Yesterday afternoon I spent an enjoyable couple of hours in the company of my old friends at Edinburgh Pensioners for Independence. Even as a virtual event, these meeting are always pleasant and stimulating. There’s no better way to refresh one’s thinking and sharpen one’s arguments than an open discussion with smart, well-informed and politically engaged people. I almost always come away from such gatherings with some new idea or with my perspective on an issue altered in some way. Yesterday was no exception.
The main topic of our discussion was, as you’d expect, the upcoming Scottish Parliament election and in particular the bloody great boulder that has been thrown into that pond with the entry into the contest of Alex Salmond and the Alba Party. On which topic we were already behind the times even as we talked. One of those unfortunate diary clashes that are unavoidable when activists arrange to meet meant that we missed whatever live coverage there was of Alex Salmond’s speech outlining the Alba Party’s approach to the constitutional issue. Which doesn’t trouble me too much as, while not seeing and hearing the speech being given means I miss whatever non-verbal cues, it is the words that really matter. It is what is said rather than the manner in which it is said which will survive. It is the words as they appear on the page that will be examined, analysed and commented upon over the coming weeks and months. It is the text that forms the contract. Alex Salmond’s promise to the voters abides in the words stripped of any nuance added by facial expression or body language.
(Having said all that, I had better provide readers with a link to a downloadable copy of Salmond’s speech in PDF format.)
As a consequence of the diary clash I didn’t get around to reading Salmond’s much anticipated speech in full until this morning. As is my customary practice I read it several times and highlighted a number of passages which I thought particularly important. Having properly absorbed the material my initial verdict was that it was not as it might have been, but not as bad as I’d feared.it might be. The default position of the hopeful cynic.
Before getting down to the substance of what was said, It may be useful – to me if not to readers – if I briefly outline my thinking on the matter of alternative independence parties as this has evolved. This process of evolution can appear to be inconsistency and can easily be portrayed as such by comparing any two points in the process separate by a certain period of time. What that period of time might be depends on how quickly events are moving. Things have been moving pretty damned fast in Scotland’s politics of late. If one is open-minded enough that one’s perspective can adapt to the prevailing circumstances then it is entirely possible that an individual’s views on an issues can turn through 180° overnight.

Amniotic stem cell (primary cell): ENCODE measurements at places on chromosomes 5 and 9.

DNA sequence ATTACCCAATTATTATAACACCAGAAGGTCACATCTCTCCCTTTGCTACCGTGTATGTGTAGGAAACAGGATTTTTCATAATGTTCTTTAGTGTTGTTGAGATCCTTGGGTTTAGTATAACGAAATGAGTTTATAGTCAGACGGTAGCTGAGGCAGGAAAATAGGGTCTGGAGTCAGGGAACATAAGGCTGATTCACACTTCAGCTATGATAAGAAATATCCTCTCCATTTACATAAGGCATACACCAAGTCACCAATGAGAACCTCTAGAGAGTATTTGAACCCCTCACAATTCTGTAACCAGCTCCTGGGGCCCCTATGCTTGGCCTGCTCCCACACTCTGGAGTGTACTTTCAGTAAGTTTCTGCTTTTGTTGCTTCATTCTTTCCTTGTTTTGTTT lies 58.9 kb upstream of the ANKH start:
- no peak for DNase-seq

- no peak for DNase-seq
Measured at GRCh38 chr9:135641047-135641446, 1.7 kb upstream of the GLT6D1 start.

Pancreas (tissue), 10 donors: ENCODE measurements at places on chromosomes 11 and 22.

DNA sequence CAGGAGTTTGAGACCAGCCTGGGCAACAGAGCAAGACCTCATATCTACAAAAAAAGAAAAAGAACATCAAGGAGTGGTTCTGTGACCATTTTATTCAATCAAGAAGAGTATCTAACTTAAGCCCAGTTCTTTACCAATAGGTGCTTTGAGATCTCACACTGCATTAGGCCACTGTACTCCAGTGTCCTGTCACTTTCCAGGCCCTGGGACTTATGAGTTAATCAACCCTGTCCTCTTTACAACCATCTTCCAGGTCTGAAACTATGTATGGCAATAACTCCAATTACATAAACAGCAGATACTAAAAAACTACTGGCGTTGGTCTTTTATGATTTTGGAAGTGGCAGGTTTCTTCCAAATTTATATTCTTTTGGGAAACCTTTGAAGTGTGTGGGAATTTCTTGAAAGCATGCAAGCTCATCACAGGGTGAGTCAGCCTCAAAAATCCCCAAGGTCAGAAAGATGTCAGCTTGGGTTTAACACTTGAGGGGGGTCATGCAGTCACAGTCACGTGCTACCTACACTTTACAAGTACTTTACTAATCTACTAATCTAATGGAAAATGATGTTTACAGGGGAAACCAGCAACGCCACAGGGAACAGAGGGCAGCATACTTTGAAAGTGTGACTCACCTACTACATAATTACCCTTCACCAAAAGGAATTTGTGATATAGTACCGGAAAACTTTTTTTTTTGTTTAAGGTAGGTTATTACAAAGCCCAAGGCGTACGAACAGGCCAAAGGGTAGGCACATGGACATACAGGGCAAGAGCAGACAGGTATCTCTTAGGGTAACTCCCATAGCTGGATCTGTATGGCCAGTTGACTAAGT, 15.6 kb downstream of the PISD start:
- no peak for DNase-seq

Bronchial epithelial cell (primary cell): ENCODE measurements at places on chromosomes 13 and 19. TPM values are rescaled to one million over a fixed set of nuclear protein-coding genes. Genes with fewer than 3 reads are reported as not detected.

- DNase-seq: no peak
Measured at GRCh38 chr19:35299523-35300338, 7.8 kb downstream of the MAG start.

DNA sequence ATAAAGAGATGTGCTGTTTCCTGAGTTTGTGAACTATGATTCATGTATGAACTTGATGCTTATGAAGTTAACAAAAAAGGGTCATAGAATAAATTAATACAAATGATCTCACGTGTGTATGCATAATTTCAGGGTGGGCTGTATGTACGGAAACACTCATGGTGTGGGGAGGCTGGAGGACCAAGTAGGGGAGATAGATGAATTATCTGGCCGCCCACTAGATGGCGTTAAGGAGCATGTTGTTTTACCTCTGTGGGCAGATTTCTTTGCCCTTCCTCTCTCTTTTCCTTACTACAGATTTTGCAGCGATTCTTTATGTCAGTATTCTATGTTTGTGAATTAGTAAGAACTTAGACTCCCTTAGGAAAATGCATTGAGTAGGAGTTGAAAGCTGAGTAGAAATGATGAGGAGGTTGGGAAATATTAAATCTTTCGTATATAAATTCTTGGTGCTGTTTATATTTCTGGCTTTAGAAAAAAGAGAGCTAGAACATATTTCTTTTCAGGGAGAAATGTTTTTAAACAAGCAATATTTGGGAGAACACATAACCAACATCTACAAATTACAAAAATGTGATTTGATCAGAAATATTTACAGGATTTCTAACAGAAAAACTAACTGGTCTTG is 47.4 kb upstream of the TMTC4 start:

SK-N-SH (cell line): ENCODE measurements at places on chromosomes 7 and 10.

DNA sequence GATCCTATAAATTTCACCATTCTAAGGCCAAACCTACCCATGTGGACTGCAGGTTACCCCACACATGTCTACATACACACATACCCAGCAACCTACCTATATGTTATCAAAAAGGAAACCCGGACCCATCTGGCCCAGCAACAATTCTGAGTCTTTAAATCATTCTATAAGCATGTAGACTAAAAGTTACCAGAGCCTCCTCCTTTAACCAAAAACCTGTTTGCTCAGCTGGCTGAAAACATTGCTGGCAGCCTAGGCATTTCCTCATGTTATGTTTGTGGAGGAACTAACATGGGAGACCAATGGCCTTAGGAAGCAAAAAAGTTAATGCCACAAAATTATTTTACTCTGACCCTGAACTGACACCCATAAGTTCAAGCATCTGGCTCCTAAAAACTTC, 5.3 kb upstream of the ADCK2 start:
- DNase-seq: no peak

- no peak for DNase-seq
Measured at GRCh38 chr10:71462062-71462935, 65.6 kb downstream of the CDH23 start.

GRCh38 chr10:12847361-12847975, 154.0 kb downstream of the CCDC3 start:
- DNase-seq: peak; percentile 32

When the alternative independence parties began to come to my attention I was dismissive. I was immediately reminded of the 2016 election and the RISE foolishness which could have been disastrous for Scotland’s cause by splitting the pro-independence vote. For this to happen, however, the party standing candidates only on the regional ballot would have to hit a percentage of the vote sufficient to deprive the SNP or Scottish Greens (SG) of a seat but not enough to take a seat themselves. This was highly unlikely. As then, the parties that first popped up to exploit frustration with the SNP in the 2021 election looked to pose no more than a very small threat to the pro-independence majority in the Scottish Parliament. So I was just as dismissive of then as I had been of RISE. It was a bad idea. But one that was unlikely to do any serious harm.
A number of things then happened which shifted my perspective in various directions. There was an attempt to get all the independence parties united under the same non-party party. That never looked like a promising venture. I’d been urging a united Yes front for some time. But unifying the movement only to split the vote seemed self-defeating. Sure enough, partisan rivalries proved to be the insurmountable obstacle I’d expected. But having failed to bring on board any of the other independence parties except Tommy Sheridan’s Solidarity, the ‘umbrella’ non-party party didn’t fold as one might have supposed. Instead, predictably, it morphed into a party in its own right so as to keep alive the ambitions of its candidate(s)..
There were now several such parties. Which altered the situation described earlier in regard to RISE in 2016. More list parties meant they might collectively take enough votes to threaten SNP/SG seats while the further ‘sub-splitting’ of that vote-share among however many parties managed to jump on the bandwagon made it all but impossible that any of their candidates would be returned. At this point my previous indifference turned to serious concern.